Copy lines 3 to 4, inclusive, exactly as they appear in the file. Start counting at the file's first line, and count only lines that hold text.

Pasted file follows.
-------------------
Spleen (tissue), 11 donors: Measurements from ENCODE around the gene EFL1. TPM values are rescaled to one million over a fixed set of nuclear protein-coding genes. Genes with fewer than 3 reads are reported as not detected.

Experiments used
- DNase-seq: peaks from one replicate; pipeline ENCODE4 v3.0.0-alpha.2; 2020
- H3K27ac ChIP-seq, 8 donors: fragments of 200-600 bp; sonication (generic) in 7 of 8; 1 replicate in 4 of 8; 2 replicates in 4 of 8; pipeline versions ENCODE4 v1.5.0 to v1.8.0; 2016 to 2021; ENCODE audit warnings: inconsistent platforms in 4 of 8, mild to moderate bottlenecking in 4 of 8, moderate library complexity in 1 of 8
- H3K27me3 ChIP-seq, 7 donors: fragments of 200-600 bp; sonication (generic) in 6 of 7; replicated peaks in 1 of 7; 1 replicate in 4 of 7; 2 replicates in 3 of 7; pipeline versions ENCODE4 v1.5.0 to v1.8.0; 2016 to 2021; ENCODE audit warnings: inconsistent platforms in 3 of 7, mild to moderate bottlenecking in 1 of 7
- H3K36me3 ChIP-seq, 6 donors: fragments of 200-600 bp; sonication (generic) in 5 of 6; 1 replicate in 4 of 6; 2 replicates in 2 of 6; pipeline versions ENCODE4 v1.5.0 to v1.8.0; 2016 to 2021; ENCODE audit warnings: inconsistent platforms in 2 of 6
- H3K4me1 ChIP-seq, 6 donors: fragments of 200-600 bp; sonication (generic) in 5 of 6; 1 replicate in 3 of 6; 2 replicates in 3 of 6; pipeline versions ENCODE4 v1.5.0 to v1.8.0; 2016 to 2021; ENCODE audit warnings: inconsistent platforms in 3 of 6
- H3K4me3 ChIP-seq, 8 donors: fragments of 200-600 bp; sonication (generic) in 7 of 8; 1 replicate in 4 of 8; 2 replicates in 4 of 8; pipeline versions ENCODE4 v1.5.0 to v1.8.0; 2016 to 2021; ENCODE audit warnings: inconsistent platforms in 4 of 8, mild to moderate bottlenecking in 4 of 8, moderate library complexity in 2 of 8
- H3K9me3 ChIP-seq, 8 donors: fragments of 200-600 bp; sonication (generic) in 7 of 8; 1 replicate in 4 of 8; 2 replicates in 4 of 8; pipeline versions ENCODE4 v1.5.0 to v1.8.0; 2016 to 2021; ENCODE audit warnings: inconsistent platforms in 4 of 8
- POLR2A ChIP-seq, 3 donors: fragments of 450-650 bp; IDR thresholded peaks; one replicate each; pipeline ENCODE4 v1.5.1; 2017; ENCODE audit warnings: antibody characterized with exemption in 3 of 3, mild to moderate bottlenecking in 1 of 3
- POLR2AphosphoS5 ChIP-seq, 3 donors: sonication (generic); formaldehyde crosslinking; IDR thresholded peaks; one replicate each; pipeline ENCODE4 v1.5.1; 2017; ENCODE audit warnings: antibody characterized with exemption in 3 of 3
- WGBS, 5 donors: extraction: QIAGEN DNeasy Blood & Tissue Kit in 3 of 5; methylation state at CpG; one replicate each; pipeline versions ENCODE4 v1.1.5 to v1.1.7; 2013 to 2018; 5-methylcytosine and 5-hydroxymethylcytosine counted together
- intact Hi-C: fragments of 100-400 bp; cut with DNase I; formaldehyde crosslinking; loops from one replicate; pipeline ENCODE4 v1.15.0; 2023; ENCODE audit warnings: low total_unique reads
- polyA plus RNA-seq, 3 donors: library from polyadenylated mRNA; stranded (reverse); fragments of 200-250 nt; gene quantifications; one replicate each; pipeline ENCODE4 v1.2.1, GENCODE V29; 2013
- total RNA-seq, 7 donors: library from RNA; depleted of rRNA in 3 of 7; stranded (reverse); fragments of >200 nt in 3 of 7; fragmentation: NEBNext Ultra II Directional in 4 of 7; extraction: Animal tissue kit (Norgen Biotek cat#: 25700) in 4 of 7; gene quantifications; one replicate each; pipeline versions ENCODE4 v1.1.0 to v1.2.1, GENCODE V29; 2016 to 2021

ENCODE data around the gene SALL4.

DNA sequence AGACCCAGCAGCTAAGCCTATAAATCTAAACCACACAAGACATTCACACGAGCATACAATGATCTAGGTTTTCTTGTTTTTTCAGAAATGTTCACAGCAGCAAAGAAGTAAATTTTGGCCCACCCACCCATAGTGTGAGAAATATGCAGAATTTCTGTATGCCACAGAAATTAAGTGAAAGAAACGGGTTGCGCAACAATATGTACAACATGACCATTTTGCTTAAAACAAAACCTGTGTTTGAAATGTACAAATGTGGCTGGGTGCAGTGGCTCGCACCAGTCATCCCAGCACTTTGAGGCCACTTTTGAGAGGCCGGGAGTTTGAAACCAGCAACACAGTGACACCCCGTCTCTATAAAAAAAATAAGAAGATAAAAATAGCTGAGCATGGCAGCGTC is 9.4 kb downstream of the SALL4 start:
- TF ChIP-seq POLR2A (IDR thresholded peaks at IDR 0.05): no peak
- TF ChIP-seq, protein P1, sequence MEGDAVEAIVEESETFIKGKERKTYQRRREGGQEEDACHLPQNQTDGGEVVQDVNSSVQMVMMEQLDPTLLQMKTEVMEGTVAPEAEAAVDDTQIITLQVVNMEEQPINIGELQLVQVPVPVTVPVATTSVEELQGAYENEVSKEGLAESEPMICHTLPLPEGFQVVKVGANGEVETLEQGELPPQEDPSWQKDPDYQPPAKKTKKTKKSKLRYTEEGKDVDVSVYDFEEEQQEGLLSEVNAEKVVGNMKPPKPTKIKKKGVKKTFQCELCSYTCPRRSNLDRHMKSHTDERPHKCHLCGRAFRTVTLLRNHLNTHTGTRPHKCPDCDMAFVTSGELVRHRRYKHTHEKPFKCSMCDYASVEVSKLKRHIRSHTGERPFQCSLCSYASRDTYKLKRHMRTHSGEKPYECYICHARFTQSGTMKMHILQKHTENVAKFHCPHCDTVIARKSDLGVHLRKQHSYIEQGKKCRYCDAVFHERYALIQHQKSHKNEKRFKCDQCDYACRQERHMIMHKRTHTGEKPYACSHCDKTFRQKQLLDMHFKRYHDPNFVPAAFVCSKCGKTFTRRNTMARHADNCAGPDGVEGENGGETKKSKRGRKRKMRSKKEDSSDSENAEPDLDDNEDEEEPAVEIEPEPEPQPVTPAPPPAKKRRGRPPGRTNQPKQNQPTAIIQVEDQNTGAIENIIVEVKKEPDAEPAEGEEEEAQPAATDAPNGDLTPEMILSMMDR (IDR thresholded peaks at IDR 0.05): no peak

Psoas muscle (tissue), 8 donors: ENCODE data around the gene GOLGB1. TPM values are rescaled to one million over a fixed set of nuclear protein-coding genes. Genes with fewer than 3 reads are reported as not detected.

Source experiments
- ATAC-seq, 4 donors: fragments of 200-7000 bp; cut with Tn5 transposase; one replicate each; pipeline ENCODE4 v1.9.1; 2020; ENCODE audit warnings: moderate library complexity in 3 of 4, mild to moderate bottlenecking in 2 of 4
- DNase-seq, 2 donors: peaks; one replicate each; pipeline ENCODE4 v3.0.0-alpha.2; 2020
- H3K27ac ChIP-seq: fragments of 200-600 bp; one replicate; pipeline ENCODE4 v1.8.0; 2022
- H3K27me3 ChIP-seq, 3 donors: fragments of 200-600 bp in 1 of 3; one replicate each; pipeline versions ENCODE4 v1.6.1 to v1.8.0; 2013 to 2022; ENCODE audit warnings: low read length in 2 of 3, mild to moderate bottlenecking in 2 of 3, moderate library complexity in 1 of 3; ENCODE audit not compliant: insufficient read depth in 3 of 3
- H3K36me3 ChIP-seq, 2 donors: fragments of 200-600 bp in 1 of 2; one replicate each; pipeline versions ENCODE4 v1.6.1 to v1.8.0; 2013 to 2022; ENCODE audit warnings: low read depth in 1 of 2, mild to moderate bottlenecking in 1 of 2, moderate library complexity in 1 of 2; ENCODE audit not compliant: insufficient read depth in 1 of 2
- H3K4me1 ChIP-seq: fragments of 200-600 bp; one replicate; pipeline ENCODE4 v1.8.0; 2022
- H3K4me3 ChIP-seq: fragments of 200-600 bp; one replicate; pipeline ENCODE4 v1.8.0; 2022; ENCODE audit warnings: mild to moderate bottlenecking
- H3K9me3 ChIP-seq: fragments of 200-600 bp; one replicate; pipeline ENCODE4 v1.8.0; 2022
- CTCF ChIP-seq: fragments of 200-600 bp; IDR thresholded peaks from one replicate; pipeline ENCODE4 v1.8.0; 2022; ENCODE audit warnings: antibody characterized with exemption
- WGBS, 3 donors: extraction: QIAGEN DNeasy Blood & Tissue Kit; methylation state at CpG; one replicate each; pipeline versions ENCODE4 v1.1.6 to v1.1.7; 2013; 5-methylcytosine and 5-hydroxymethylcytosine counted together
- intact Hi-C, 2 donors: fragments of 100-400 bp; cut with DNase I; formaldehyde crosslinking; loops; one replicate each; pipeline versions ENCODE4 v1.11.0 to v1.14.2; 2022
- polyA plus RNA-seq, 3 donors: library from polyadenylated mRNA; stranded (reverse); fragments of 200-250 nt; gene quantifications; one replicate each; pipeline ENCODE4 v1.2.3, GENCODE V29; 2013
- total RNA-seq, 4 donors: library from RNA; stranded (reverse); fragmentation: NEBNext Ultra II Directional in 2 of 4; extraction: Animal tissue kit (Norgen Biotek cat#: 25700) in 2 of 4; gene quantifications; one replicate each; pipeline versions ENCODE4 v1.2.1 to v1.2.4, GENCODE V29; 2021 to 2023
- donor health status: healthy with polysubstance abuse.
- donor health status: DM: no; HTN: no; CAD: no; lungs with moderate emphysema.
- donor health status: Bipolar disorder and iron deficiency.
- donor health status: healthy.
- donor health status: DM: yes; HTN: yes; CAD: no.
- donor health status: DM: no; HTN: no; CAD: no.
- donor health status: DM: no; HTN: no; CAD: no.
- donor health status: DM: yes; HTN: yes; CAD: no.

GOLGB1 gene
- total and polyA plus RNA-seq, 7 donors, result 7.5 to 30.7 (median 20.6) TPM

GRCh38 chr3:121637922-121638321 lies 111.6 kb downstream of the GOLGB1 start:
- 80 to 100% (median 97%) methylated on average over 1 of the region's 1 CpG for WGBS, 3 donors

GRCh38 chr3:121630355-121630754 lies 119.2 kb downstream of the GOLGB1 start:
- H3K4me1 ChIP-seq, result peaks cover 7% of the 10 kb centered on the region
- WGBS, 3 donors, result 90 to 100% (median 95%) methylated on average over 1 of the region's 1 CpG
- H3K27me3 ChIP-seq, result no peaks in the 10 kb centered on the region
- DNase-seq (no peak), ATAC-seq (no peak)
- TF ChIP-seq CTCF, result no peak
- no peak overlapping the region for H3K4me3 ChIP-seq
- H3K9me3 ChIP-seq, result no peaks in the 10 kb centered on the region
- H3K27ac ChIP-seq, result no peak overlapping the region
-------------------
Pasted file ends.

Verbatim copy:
- DNase-seq: peaks from one replicate; pipeline ENCODE4 v3.0.0-alpha.2; 2020
- H3K27ac ChIP-seq, 8 donors: fragments of 200-600 bp; sonication (generic) in 7 of 8; 1 replicate in 4 of 8; 2 replicates in 4 of 8; pipeline versions ENCODE4 v1.5.0 to v1.8.0; 2016 to 2021; ENCODE audit warnings: inconsistent platforms in 4 of 8, mild to moderate bottlenecking in 4 of 8, moderate library complexity in 1 of 8